The benefits of membership
Knowledge is power: Patriot countries learn from decades of expertise
It’s one of the most exclusive clubs in the world.
Admission is automatic for any country that owns the Patriot™ air and missile defense system. And ownership comes with continuous learning, based on real-world data from 2,500 search-and-track flight tests; dozens of annual missile firings; numerous training exercises; and ongoing deployments in a wide range of environmental and operational conditions.
“Part of the Global Patriot Solutions model is getting not only the most advanced technology for air and missile defense,” says Jose Alicea, Raytheon’s program manager for the international engineering services program. “Countries also cooperate in funding, knowledge-sharing, and voting on the next engineering innovations.”
For 16 nations, Patriot ownership is a ticket to learn from a select council of defense experts. And to help build the roadmap for the modernization of the ever-evolving Patriot system.
“It’s vital that we constantly add capabilities to the Patriot system to stay ahead of evolving global threats,” said Bill Blake, director of Patriot operations and integration.
Patriot is the cornerstone of air and missile defense for the U.S. and 15 other allied nations in Europe, the Pacific Rim and the Middle East. Countries upgrade the system regularly in order to field the most advanced Patriot configuration. The Republic of Korea is refreshing its Patriot inventory; the Kingdom of Saudi Arabia is investing more than $2 billion in new Patriot fire units; and the governments of Poland, Romania and Sweden selected Patriot for their medium-range air and missile defense.
“At any point in time, we have a full pipeline of technologies in various stages of maturity,” said Blake. “As they are tested and certified for operational use, countries can acquire these new capabilities as system upgrades. The countries fund the Patriot modernization projects in proportion to the number of systems they own, so they can obtain upgraded systems at a fraction of what it would cost for a standalone acquisition.”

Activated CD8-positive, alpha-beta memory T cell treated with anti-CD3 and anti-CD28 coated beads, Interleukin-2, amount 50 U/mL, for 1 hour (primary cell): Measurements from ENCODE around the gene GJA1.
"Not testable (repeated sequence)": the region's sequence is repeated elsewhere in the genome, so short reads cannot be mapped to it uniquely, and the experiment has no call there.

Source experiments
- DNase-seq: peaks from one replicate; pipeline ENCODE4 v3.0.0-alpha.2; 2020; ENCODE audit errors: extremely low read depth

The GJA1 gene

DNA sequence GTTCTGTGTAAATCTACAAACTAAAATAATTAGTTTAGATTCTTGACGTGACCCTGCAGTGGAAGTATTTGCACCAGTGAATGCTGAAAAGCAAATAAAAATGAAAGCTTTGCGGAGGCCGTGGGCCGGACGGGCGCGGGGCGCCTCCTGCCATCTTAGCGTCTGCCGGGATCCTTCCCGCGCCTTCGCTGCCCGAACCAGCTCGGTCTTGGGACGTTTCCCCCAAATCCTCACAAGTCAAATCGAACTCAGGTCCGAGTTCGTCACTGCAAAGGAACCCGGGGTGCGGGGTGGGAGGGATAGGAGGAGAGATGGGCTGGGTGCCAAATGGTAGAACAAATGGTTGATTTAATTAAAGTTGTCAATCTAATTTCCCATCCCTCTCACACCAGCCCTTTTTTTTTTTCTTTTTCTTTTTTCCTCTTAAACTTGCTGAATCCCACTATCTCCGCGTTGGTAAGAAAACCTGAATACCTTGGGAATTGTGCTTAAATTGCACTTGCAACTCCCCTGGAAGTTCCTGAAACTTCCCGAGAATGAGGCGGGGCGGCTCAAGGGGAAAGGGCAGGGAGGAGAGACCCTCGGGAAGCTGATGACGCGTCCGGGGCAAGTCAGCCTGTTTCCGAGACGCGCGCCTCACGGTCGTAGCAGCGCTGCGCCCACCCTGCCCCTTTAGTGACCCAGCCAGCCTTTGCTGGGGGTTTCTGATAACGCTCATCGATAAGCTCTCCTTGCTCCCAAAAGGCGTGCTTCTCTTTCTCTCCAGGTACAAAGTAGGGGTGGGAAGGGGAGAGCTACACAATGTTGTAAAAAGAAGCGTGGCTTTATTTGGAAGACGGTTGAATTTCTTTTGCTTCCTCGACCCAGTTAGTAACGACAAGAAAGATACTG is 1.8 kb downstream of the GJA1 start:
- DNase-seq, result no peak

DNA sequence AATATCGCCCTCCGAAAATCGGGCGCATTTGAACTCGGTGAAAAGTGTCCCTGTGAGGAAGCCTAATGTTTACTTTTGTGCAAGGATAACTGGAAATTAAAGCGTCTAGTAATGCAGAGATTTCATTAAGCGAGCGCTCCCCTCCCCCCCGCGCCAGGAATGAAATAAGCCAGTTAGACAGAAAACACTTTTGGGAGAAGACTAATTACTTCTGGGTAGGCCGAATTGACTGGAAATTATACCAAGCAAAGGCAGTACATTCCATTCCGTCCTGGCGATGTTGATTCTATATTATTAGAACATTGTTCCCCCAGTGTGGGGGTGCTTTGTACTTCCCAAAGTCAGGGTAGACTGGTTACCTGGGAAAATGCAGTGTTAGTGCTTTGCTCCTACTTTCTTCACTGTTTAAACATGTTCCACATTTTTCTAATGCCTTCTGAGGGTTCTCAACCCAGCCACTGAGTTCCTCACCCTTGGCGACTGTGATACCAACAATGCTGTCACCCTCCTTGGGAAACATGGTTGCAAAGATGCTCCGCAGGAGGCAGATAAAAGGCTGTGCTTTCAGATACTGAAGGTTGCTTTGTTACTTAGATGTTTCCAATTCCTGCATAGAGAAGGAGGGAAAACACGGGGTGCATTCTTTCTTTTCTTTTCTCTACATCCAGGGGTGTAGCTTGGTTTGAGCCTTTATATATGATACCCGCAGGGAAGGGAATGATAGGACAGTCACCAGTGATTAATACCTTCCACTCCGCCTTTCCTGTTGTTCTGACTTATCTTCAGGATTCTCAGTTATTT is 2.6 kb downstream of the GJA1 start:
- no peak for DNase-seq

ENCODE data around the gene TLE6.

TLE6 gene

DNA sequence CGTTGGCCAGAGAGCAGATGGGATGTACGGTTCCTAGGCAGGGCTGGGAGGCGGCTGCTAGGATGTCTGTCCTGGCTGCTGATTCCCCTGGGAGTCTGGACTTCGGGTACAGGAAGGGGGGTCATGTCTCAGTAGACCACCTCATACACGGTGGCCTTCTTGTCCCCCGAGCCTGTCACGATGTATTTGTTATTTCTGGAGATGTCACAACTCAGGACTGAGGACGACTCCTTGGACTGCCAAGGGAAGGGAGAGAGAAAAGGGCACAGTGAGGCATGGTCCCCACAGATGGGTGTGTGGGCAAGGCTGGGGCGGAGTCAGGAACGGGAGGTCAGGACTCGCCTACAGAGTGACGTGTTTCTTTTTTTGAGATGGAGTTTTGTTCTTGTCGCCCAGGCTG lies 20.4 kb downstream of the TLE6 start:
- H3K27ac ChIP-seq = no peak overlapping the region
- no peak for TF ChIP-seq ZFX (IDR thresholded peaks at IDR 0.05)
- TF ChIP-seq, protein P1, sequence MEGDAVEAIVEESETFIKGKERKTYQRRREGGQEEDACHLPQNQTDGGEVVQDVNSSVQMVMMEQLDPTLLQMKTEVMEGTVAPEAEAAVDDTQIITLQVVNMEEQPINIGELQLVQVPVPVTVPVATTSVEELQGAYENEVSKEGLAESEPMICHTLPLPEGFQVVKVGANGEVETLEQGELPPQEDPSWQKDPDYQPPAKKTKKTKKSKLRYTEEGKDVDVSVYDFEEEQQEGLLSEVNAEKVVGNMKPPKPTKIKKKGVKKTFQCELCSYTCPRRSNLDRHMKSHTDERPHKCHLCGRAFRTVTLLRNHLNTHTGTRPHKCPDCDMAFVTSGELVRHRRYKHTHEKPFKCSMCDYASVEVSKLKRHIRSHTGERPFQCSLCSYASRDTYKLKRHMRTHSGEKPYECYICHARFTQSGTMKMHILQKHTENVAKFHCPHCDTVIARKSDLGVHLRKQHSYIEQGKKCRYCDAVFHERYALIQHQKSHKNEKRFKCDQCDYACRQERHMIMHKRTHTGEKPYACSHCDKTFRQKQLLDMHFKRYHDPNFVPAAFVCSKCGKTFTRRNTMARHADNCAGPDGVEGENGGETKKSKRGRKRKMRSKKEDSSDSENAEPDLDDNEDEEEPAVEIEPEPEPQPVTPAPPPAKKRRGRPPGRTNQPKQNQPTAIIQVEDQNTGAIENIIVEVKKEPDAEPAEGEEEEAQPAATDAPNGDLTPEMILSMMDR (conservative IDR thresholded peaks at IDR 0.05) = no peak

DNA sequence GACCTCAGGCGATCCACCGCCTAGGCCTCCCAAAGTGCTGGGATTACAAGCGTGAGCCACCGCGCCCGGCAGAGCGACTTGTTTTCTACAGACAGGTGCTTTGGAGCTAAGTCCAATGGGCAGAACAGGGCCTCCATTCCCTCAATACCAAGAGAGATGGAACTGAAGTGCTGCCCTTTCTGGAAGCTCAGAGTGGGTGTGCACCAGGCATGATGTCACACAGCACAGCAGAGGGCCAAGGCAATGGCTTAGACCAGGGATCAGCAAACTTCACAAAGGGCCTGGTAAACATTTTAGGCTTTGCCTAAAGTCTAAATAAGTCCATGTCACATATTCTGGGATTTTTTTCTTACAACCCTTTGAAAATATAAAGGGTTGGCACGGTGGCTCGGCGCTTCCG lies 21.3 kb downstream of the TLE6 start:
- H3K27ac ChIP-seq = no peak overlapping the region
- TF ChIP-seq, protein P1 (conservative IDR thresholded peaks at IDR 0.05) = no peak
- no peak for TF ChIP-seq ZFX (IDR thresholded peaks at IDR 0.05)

The upgrade path for Patriot is mapped out at the International Engineering Services Program annual review. Since 1992, senior military officials from Patriot owner nations have gathered there to share information and vote on the budget for new technology investments. The event allows officials to immerse themselves in all things Patriot. They review shared priorities with the larger team, and go over country-specific agendas individually with their U.S. government counterparts.
"These meetings are a great opportunity to hear first hand from our customers,” said Alicea. “As a former soldier, I understand their desire to make sure their militaries have everything they need to be successful with this system.”
The group also benefits from each other, trading operational knowledge and best practices.
“Patriot is deployed 24-7 around the world,” said Tim Zeier, director of Patriot Domestic Ground Programs. “The user countries share a wealth of reliability and performance data from real-world missions in different climates and regions. International participation plays a huge role, as every deployment adds to the learning.”
Patriot technology has evolved well past the systems initially acquired by the U.S. and other countries.
“Thanks to this working group, we are way beyond the Patriot you thought you knew,” said Alicea. “The group has funded billions of dollars in non-recurring engineering costs over the past 20 years. They continue to review new capabilities and upgrade plans, and there are more technologies in the pipeline.”
Raytheon also continues to invest in Patriot. A major new element in the company’s modernization pipeline is the gallium nitride-based active electronically scanned radar array, or AESA, which enables 360 degree coverage by the Patriot radar.